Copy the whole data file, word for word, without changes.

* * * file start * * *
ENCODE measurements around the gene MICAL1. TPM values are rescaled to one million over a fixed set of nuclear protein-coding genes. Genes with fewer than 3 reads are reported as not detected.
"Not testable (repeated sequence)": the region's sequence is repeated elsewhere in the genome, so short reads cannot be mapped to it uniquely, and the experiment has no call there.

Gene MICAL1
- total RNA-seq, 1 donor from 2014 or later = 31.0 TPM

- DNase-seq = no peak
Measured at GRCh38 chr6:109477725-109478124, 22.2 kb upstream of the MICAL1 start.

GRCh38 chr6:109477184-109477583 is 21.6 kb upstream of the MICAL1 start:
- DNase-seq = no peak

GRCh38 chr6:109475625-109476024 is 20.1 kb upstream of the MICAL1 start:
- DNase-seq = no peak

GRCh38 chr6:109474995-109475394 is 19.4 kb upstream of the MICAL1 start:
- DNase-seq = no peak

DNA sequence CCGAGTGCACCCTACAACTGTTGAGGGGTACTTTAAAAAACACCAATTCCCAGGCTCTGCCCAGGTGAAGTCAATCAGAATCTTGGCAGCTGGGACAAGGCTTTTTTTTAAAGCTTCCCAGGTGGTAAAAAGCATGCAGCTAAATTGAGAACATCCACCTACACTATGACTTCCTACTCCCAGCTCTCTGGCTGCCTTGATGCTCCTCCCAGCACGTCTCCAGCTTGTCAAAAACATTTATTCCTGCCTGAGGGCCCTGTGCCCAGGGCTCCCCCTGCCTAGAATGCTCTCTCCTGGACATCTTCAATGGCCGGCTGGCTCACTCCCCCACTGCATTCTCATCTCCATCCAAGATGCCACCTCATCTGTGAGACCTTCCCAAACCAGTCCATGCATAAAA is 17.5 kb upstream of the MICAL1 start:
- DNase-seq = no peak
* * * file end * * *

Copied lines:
ENCODE measurements around the gene MICAL1. TPM values are rescaled to one million over a fixed set of nuclear protein-coding genes. Genes with fewer than 3 reads are reported as not detected.
"Not testable (repeated sequence)": the region's sequence is repeated elsewhere in the genome, so short reads cannot be mapped to it uniquely, and the experiment has no call there.

Gene MICAL1
- total RNA-seq, 1 donor from 2014 or later = 31.0 TPM

- DNase-seq = no peak
Measured at GRCh38 chr6:109477725-109478124, 22.2 kb upstream of the MICAL1 start.

GRCh38 chr6:109477184-109477583 is 21.6 kb upstream of the MICAL1 start:
- DNase-seq = no peak

GRCh38 chr6:109475625-109476024 is 20.1 kb upstream of the MICAL1 start:
- DNase-seq = no peak

GRCh38 chr6:109474995-109475394 is 19.4 kb upstream of the MICAL1 start:
- DNase-seq = no peak

DNA sequence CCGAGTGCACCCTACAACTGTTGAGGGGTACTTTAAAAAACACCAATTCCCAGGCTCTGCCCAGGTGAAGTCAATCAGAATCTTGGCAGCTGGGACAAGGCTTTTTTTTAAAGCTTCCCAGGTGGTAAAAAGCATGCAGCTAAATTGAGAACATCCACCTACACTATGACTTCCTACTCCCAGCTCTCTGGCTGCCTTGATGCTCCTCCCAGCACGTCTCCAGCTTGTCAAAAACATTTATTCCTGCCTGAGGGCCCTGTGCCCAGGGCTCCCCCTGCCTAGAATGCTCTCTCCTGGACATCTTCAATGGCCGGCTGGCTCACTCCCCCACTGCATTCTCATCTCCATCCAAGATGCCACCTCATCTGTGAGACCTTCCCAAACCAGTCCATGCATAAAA is 17.5 kb upstream of the MICAL1 start:
- DNase-seq = no peak